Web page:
Shakespeare's Tribe

Performing Shakespeare, Shakespeare in Performance

Current Projects

About the Shakespeare Monologues for Your “Type” series:

There are many sources for Shakespeare monologues available to students, including a popular website that includes literally thousands of choices. You would think that there was no need for another guide. My experience as a teacher, however, is that when my students encounter these well-intentioned books, lists or websites they tend to be overwhelmed and then frustrated. Collections of “male” speeches are apt to contain Puck, Falstaff, Macbeth, and Lear (or some equally eclectic mix) even though no one would ever be cast in all those roles even over the course of an entire lifetime. Roles for juveniles, adults and mature actors are freely mixed, with no distinction between character types and leading men. Very few of the speeches are useful for an actor at any one time, with no real guide to finding which ones are applicable. Lists of “female” speeches encounter not only the same problem, but also a greater tendency for the speeches to make almost no sense out of context. It is not only possible, but probable, that you will buy a book of speeches in which there are only one or two (or zero) monologues useful for you.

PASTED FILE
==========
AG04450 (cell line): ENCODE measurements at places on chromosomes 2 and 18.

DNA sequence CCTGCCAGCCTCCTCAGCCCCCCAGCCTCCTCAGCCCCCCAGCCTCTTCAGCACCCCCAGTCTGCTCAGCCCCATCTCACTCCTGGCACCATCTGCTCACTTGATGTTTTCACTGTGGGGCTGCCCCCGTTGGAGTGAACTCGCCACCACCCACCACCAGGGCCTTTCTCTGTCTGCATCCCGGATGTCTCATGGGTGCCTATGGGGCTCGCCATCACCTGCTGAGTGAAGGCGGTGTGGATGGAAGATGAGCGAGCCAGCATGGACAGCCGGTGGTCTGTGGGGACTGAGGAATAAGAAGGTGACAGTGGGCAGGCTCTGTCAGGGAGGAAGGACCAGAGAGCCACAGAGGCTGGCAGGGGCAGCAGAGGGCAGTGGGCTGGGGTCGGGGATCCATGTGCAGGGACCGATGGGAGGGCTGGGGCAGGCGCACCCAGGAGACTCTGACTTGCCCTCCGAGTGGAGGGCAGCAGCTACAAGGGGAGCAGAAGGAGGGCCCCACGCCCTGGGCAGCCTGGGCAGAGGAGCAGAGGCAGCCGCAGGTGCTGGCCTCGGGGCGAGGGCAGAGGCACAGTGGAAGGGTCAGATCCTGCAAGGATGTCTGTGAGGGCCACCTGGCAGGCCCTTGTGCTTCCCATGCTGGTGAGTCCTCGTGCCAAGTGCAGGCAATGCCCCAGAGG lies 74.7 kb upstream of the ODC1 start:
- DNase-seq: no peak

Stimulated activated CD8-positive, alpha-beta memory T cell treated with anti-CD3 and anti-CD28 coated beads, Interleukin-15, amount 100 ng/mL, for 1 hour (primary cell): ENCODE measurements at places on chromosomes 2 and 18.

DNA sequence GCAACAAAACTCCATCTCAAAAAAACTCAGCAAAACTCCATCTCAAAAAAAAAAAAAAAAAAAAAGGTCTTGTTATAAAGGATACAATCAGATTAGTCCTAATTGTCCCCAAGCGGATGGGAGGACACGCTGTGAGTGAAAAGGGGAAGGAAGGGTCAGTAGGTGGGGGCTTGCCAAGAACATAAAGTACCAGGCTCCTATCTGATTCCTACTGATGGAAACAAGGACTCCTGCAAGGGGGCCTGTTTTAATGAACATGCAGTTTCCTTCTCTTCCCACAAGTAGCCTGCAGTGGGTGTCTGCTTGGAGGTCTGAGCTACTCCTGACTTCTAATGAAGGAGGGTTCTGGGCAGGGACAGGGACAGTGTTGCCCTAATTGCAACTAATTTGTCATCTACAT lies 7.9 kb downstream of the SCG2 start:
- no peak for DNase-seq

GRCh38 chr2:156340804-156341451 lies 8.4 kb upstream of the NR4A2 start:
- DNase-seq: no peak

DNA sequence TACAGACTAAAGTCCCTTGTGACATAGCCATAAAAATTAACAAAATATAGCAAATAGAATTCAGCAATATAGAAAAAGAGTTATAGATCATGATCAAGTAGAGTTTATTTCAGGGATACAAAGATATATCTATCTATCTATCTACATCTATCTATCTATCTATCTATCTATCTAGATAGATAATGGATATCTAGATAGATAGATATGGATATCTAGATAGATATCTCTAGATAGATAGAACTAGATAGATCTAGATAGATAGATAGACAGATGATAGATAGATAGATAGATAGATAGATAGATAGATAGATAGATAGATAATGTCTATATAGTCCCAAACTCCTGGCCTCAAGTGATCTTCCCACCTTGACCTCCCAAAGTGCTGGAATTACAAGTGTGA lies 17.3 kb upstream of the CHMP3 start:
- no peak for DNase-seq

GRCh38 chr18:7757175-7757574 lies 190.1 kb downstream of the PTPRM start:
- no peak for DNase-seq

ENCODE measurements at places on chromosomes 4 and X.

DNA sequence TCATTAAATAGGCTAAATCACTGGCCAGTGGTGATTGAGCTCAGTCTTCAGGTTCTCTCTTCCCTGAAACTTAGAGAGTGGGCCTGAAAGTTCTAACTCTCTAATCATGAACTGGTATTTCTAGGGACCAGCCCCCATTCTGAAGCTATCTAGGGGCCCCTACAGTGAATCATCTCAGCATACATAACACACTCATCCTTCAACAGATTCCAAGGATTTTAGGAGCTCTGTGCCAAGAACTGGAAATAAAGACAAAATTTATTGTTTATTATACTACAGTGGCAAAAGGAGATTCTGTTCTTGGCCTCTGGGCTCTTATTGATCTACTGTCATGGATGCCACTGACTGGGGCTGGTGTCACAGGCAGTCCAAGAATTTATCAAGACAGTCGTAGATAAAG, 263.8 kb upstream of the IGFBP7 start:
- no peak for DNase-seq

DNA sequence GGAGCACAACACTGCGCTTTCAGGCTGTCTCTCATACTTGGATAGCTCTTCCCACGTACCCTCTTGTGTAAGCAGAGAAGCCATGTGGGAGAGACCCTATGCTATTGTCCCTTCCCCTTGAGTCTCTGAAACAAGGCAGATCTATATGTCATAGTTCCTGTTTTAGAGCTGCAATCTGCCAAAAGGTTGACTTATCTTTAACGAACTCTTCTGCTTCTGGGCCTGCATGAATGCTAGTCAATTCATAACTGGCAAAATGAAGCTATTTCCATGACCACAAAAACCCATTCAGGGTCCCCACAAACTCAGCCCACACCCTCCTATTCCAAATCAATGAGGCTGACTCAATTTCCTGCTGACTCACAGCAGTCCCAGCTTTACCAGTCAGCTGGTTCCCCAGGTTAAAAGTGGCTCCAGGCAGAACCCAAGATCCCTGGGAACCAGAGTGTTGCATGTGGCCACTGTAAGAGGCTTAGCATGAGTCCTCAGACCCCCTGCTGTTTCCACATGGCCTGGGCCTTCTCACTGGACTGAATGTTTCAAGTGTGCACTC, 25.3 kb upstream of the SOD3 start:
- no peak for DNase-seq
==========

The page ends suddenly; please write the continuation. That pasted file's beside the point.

My current project is the creation of a series of 14 inexpensive e-booklets that usefully sort speeches into sub-groups according to the “types” that would have played them in Shakespeare’s troupe. “Leading” men and women are separated into young, adult and mature age groupings. “Character” types are placed in their own parallel age and gender groupings. Children have their own volume. The series finishes with a list of sonnets that are dramatic enough for use in auditions.

The idea is to help actors find monologues that are really “right” for them. By grouping the speeches into categories it is possible to assist actors in narrowing their search and identifying lesser-known material with parallels to parts they know well or for which they might be auditioning. Links to all these volumes appear in the right hand column of the blog.


During fall semester 2013, I will be teaching theater history at San Francisco State University in an online section of introduction to theater called “Theater Imagination.”

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